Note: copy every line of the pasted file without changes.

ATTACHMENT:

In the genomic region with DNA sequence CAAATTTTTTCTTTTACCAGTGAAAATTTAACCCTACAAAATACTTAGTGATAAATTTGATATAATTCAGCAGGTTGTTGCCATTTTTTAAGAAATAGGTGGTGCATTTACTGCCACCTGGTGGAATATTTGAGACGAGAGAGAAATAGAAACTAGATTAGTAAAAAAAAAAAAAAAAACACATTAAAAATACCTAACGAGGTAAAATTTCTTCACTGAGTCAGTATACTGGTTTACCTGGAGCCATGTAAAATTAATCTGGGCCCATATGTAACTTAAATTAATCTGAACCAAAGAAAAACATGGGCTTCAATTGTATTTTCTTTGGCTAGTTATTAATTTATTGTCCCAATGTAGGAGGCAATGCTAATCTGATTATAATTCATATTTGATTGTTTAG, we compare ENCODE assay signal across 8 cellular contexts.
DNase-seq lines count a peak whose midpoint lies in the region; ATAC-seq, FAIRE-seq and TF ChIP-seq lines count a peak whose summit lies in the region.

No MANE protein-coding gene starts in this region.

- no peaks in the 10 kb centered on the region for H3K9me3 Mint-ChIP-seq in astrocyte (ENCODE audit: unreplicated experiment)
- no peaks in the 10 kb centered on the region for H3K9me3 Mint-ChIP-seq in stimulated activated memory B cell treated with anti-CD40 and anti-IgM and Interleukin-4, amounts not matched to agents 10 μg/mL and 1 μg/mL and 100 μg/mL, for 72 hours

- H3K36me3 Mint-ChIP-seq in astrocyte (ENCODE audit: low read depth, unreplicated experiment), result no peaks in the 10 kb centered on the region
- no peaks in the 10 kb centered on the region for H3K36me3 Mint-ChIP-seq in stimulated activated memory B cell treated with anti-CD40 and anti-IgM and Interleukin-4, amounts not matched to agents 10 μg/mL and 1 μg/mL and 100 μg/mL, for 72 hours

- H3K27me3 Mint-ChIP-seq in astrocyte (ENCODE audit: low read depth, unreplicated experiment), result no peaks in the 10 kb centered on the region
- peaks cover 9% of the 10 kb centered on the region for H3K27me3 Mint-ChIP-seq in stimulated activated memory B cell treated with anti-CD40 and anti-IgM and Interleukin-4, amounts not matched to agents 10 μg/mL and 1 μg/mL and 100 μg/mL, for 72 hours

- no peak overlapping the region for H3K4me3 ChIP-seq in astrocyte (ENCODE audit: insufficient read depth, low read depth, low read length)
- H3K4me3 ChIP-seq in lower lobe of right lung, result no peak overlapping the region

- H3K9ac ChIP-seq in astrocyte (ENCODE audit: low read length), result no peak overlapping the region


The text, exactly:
In the genomic region with DNA sequence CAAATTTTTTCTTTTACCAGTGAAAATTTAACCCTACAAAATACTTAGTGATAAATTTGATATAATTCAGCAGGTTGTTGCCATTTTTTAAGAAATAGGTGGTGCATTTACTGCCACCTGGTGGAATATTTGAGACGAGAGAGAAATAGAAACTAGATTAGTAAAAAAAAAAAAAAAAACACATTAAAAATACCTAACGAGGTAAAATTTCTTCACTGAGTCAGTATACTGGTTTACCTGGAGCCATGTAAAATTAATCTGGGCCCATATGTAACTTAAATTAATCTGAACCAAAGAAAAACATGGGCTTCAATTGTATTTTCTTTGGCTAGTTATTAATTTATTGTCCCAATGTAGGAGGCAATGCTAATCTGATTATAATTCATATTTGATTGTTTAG, we compare ENCODE assay signal across 8 cellular contexts.
DNase-seq lines count a peak whose midpoint lies in the region; ATAC-seq, FAIRE-seq and TF ChIP-seq lines count a peak whose summit lies in the region.

No MANE protein-coding gene starts in this region.

- no peaks in the 10 kb centered on the region for H3K9me3 Mint-ChIP-seq in astrocyte (ENCODE audit: unreplicated experiment)
- no peaks in the 10 kb centered on the region for H3K9me3 Mint-ChIP-seq in stimulated activated memory B cell treated with anti-CD40 and anti-IgM and Interleukin-4, amounts not matched to agents 10 μg/mL and 1 μg/mL and 100 μg/mL, for 72 hours

- H3K36me3 Mint-ChIP-seq in astrocyte (ENCODE audit: low read depth, unreplicated experiment), result no peaks in the 10 kb centered on the region
- no peaks in the 10 kb centered on the region for H3K36me3 Mint-ChIP-seq in stimulated activated memory B cell treated with anti-CD40 and anti-IgM and Interleukin-4, amounts not matched to agents 10 μg/mL and 1 μg/mL and 100 μg/mL, for 72 hours

- H3K27me3 Mint-ChIP-seq in astrocyte (ENCODE audit: low read depth, unreplicated experiment), result no peaks in the 10 kb centered on the region
- peaks cover 9% of the 10 kb centered on the region for H3K27me3 Mint-ChIP-seq in stimulated activated memory B cell treated with anti-CD40 and anti-IgM and Interleukin-4, amounts not matched to agents 10 μg/mL and 1 μg/mL and 100 μg/mL, for 72 hours

- no peak overlapping the region for H3K4me3 ChIP-seq in astrocyte (ENCODE audit: insufficient read depth, low read depth, low read length)
- H3K4me3 ChIP-seq in lower lobe of right lung, result no peak overlapping the region

- H3K9ac ChIP-seq in astrocyte (ENCODE audit: low read length), result no peak overlapping the region